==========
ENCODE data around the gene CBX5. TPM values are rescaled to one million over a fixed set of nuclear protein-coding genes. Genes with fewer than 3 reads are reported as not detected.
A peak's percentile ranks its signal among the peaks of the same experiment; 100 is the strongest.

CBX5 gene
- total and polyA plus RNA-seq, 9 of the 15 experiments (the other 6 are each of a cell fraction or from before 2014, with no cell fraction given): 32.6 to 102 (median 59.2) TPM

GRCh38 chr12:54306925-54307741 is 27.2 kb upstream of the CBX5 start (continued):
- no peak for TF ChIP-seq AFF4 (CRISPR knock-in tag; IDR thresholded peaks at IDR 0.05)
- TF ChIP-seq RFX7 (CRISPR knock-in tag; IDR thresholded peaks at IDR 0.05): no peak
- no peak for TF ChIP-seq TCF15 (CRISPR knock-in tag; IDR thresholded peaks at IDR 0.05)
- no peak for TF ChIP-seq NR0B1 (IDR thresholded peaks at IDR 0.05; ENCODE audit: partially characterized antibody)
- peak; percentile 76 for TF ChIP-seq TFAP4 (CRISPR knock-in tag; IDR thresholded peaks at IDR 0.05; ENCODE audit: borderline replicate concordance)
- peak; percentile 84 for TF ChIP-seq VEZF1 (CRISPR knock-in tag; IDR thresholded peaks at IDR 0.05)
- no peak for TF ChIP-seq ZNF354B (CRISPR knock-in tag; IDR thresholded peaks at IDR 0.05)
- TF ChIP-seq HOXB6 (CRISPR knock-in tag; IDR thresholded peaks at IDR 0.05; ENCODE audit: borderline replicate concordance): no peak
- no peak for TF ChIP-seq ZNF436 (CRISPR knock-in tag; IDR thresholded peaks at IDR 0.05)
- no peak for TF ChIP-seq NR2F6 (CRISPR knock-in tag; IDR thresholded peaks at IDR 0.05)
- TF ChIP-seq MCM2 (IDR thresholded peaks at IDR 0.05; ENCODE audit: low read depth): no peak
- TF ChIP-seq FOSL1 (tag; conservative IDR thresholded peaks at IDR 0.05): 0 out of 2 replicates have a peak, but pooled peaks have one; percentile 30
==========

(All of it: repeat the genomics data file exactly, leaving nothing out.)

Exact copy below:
ENCODE data around the gene CBX5. TPM values are rescaled to one million over a fixed set of nuclear protein-coding genes. Genes with fewer than 3 reads are reported as not detected.
A peak's percentile ranks its signal among the peaks of the same experiment; 100 is the strongest.

CBX5 gene
- total and polyA plus RNA-seq, 9 of the 15 experiments (the other 6 are each of a cell fraction or from before 2014, with no cell fraction given): 32.6 to 102 (median 59.2) TPM

GRCh38 chr12:54306925-54307741 is 27.2 kb upstream of the CBX5 start (continued):
- no peak for TF ChIP-seq AFF4 (CRISPR knock-in tag; IDR thresholded peaks at IDR 0.05)
- TF ChIP-seq RFX7 (CRISPR knock-in tag; IDR thresholded peaks at IDR 0.05): no peak
- no peak for TF ChIP-seq TCF15 (CRISPR knock-in tag; IDR thresholded peaks at IDR 0.05)
- no peak for TF ChIP-seq NR0B1 (IDR thresholded peaks at IDR 0.05; ENCODE audit: partially characterized antibody)
- peak; percentile 76 for TF ChIP-seq TFAP4 (CRISPR knock-in tag; IDR thresholded peaks at IDR 0.05; ENCODE audit: borderline replicate concordance)
- peak; percentile 84 for TF ChIP-seq VEZF1 (CRISPR knock-in tag; IDR thresholded peaks at IDR 0.05)
- no peak for TF ChIP-seq ZNF354B (CRISPR knock-in tag; IDR thresholded peaks at IDR 0.05)
- TF ChIP-seq HOXB6 (CRISPR knock-in tag; IDR thresholded peaks at IDR 0.05; ENCODE audit: borderline replicate concordance): no peak
- no peak for TF ChIP-seq ZNF436 (CRISPR knock-in tag; IDR thresholded peaks at IDR 0.05)
- no peak for TF ChIP-seq NR2F6 (CRISPR knock-in tag; IDR thresholded peaks at IDR 0.05)
- TF ChIP-seq MCM2 (IDR thresholded peaks at IDR 0.05; ENCODE audit: low read depth): no peak
- TF ChIP-seq FOSL1 (tag; conservative IDR thresholded peaks at IDR 0.05): 0 out of 2 replicates have a peak, but pooled peaks have one; percentile 30